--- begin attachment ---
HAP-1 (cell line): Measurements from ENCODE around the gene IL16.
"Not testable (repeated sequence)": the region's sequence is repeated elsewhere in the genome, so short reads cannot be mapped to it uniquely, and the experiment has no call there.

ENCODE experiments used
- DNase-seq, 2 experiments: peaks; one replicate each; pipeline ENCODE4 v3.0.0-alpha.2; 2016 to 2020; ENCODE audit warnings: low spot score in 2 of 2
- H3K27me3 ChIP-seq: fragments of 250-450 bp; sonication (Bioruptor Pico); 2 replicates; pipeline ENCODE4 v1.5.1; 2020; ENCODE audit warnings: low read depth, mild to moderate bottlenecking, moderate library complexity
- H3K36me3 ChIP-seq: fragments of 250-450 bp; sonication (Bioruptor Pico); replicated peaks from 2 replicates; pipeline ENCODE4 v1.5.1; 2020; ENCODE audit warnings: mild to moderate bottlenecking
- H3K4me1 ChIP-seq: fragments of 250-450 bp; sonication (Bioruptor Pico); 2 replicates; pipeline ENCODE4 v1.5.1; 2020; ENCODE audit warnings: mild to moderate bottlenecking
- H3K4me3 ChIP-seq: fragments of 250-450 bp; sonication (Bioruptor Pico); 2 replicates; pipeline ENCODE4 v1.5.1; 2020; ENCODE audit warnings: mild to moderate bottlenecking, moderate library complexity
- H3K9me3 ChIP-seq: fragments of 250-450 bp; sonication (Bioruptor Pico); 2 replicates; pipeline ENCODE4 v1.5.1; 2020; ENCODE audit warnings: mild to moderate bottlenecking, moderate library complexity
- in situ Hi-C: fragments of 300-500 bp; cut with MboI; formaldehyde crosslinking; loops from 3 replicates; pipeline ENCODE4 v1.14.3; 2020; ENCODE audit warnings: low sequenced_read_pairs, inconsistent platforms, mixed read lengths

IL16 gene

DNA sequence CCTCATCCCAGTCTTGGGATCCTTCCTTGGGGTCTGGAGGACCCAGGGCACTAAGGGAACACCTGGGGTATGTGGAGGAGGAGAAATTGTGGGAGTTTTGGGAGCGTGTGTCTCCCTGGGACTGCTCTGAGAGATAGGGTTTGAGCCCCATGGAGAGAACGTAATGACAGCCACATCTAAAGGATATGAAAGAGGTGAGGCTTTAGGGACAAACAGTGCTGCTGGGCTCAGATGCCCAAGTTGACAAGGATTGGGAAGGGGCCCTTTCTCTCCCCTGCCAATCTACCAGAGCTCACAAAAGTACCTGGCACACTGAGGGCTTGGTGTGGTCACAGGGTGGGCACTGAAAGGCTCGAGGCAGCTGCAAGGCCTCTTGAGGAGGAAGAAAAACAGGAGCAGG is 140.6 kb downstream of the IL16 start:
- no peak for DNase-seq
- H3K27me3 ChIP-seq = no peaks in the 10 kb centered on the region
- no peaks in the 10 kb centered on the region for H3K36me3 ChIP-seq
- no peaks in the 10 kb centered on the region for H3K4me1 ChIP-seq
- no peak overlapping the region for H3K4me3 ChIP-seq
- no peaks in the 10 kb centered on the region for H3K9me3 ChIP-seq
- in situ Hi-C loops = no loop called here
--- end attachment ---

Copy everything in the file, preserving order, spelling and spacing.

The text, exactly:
HAP-1 (cell line): Measurements from ENCODE around the gene IL16.
"Not testable (repeated sequence)": the region's sequence is repeated elsewhere in the genome, so short reads cannot be mapped to it uniquely, and the experiment has no call there.

ENCODE experiments used
- DNase-seq, 2 experiments: peaks; one replicate each; pipeline ENCODE4 v3.0.0-alpha.2; 2016 to 2020; ENCODE audit warnings: low spot score in 2 of 2
- H3K27me3 ChIP-seq: fragments of 250-450 bp; sonication (Bioruptor Pico); 2 replicates; pipeline ENCODE4 v1.5.1; 2020; ENCODE audit warnings: low read depth, mild to moderate bottlenecking, moderate library complexity
- H3K36me3 ChIP-seq: fragments of 250-450 bp; sonication (Bioruptor Pico); replicated peaks from 2 replicates; pipeline ENCODE4 v1.5.1; 2020; ENCODE audit warnings: mild to moderate bottlenecking
- H3K4me1 ChIP-seq: fragments of 250-450 bp; sonication (Bioruptor Pico); 2 replicates; pipeline ENCODE4 v1.5.1; 2020; ENCODE audit warnings: mild to moderate bottlenecking
- H3K4me3 ChIP-seq: fragments of 250-450 bp; sonication (Bioruptor Pico); 2 replicates; pipeline ENCODE4 v1.5.1; 2020; ENCODE audit warnings: mild to moderate bottlenecking, moderate library complexity
- H3K9me3 ChIP-seq: fragments of 250-450 bp; sonication (Bioruptor Pico); 2 replicates; pipeline ENCODE4 v1.5.1; 2020; ENCODE audit warnings: mild to moderate bottlenecking, moderate library complexity
- in situ Hi-C: fragments of 300-500 bp; cut with MboI; formaldehyde crosslinking; loops from 3 replicates; pipeline ENCODE4 v1.14.3; 2020; ENCODE audit warnings: low sequenced_read_pairs, inconsistent platforms, mixed read lengths

IL16 gene

DNA sequence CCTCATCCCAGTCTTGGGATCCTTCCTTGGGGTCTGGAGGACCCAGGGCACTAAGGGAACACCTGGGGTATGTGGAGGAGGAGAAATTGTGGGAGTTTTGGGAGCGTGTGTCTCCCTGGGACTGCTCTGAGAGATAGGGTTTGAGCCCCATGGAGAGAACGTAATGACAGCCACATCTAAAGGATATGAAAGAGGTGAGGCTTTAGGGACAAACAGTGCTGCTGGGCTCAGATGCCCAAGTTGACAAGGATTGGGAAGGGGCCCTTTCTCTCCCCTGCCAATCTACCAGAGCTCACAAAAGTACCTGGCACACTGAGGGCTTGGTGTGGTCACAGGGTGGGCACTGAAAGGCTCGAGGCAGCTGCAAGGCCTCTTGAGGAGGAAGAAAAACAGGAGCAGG is 140.6 kb downstream of the IL16 start:
- no peak for DNase-seq
- H3K27me3 ChIP-seq = no peaks in the 10 kb centered on the region
- no peaks in the 10 kb centered on the region for H3K36me3 ChIP-seq
- no peaks in the 10 kb centered on the region for H3K4me1 ChIP-seq
- no peak overlapping the region for H3K4me3 ChIP-seq
- no peaks in the 10 kb centered on the region for H3K9me3 ChIP-seq
- in situ Hi-C loops = no loop called here